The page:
The Curb-Cut Effect

Everyone benefits in a society experiencing the Curb-Cut Effect. First documented as the response to the advocacy of people in wheelchairs, these sidewalk indentations turned out to benefit many:  those pulling suitcases on wheels, pushing babies and young children in strollers, bikers, workers with large racks making deliveries, and many others.  The Curb-Cut Effect is a vibrant illustration of how laws and programs designed to benefit vulnerable groups, such as the disabled or people of color, often end up benefiting all. That creation underscores a foundational belief: we are one nation, we rise or fall together.  

Without equity, there can be neither progress nor prosperity. Despite years of politicians insisting otherwise, the laws of economic gravity have always run in reverse. Opportunity doesn’t trickle down; it cascades out and up.

The Curb-Cut Effect, in its essence, asserts that an investment in one group can cascade out and up and be a substantial investment in the broader well-being of a nation -- one whose policies and practices create an equitable economy, a healthy community of opportunity, and just society.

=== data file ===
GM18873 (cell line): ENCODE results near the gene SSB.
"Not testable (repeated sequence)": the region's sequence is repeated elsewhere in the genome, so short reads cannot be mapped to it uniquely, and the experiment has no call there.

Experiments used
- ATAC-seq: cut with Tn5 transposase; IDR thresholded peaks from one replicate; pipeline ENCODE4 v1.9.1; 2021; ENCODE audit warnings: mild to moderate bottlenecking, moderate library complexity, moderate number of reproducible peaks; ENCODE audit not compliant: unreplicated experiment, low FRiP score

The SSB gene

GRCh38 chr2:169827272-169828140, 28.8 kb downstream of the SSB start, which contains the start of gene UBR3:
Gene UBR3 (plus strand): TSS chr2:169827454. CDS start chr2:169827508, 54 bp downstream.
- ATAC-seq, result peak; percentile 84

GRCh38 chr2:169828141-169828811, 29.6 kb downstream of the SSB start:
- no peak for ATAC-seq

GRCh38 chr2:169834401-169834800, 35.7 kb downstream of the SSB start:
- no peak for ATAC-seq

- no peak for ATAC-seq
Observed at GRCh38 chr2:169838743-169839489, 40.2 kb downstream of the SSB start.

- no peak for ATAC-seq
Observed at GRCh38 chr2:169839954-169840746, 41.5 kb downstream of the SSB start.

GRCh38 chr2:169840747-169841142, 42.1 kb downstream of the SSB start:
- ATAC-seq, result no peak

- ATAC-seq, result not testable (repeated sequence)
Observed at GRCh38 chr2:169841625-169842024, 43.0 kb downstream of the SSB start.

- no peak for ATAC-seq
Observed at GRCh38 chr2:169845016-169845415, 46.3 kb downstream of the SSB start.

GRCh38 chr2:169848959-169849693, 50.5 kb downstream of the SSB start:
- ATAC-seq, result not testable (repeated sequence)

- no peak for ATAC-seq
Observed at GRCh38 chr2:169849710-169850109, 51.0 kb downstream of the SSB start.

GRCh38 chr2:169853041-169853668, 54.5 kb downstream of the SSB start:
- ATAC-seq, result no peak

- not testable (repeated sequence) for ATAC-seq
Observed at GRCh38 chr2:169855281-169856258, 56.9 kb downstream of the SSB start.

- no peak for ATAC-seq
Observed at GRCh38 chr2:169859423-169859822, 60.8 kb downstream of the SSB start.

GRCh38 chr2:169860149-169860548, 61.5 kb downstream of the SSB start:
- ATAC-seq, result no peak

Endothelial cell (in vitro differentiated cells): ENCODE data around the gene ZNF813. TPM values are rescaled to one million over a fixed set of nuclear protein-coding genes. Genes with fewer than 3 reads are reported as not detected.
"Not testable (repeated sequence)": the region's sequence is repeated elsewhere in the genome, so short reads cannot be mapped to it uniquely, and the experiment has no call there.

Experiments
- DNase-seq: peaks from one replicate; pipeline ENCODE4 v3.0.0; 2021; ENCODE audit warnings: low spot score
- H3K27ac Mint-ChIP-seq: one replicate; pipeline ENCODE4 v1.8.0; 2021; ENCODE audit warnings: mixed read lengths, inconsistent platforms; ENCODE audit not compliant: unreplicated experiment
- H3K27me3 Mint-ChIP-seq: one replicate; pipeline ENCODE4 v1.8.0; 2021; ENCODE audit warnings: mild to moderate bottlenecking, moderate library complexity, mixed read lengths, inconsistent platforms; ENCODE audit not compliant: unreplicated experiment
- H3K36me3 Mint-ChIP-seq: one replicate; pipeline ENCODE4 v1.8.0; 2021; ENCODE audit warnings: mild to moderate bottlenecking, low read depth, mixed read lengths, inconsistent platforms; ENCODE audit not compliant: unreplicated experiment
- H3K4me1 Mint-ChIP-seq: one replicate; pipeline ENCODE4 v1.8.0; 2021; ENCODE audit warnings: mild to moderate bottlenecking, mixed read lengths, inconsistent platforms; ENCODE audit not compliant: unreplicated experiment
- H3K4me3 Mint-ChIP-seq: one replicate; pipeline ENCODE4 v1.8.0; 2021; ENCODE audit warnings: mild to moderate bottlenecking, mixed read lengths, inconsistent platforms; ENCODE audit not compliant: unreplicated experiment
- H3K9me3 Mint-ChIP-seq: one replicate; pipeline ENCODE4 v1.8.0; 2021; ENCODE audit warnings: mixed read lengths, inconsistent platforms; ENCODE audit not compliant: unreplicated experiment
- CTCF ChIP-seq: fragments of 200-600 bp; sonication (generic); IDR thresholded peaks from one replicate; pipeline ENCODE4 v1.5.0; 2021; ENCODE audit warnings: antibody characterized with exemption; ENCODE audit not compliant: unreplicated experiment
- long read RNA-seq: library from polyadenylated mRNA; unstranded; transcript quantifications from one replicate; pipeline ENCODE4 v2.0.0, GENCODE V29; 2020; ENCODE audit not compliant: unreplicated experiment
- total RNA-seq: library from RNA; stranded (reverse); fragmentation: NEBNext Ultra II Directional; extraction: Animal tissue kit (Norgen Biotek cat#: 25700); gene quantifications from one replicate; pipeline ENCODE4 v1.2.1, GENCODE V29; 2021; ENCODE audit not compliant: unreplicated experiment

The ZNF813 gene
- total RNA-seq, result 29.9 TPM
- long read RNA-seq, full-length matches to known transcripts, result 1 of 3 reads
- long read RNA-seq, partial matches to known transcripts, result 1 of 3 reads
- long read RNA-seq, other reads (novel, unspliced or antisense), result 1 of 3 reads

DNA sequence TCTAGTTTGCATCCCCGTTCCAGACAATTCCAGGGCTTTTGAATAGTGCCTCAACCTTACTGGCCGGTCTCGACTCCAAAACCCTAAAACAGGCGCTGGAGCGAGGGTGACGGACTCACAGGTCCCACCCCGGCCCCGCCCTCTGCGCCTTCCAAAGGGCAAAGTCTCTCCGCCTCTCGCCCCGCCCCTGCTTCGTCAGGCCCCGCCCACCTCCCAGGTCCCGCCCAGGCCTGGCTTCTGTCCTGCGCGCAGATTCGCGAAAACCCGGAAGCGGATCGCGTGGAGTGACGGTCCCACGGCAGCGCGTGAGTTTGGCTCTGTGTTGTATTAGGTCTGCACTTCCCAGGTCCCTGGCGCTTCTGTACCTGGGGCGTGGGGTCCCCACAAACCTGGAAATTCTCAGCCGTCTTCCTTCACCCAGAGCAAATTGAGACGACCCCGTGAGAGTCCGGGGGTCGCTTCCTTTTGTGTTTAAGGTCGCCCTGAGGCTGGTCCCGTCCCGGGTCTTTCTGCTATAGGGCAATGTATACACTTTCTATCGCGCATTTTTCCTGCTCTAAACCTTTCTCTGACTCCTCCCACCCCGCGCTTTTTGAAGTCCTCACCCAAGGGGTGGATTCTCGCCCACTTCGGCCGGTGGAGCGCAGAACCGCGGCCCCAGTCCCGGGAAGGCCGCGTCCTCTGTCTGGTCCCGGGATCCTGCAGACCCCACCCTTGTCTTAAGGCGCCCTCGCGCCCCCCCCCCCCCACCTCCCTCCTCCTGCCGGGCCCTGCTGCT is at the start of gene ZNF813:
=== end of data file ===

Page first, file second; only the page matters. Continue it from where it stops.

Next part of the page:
"Equity: Not a Zero-Sum Game", by Angela Glover Blackwell, author of "Curb-Cut Effect", published in Stanford Social Innovation Review, Winter 2017.

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Angela Glover Blackwell, executive director of PolicyLink and former Obama advisor, has a long history of using policy for progressive, radical, change. Blackwell says this is a moment to protect and resist, certainly, but also a time to return to the roots that are our local neighborhoods, our cities, our suburbs and build something better with them. People must make demands of the system if the system is to change, says Blackwell. Plus, an F-Word from Laura on why Putin's alleged crimes are a distraction from his real ones.

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Equity Speaks Podcast: Angela Glover Blackwell & Sasha Blair-Goldensohn

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Hosted by Shaibya Dalal of PolicyLink, this episode features Angela Glover Blackwell in conversation with Sasha Blair-Goldensohn, a Google software engineer and disability rights activist from New York City. They discuss the moral imperative of making cities accessible to all, the power of the “Curb-Cut Effect” as a frame for transit advocacy, and the promise of universal design as a way forward for city planning in New York and beyond.

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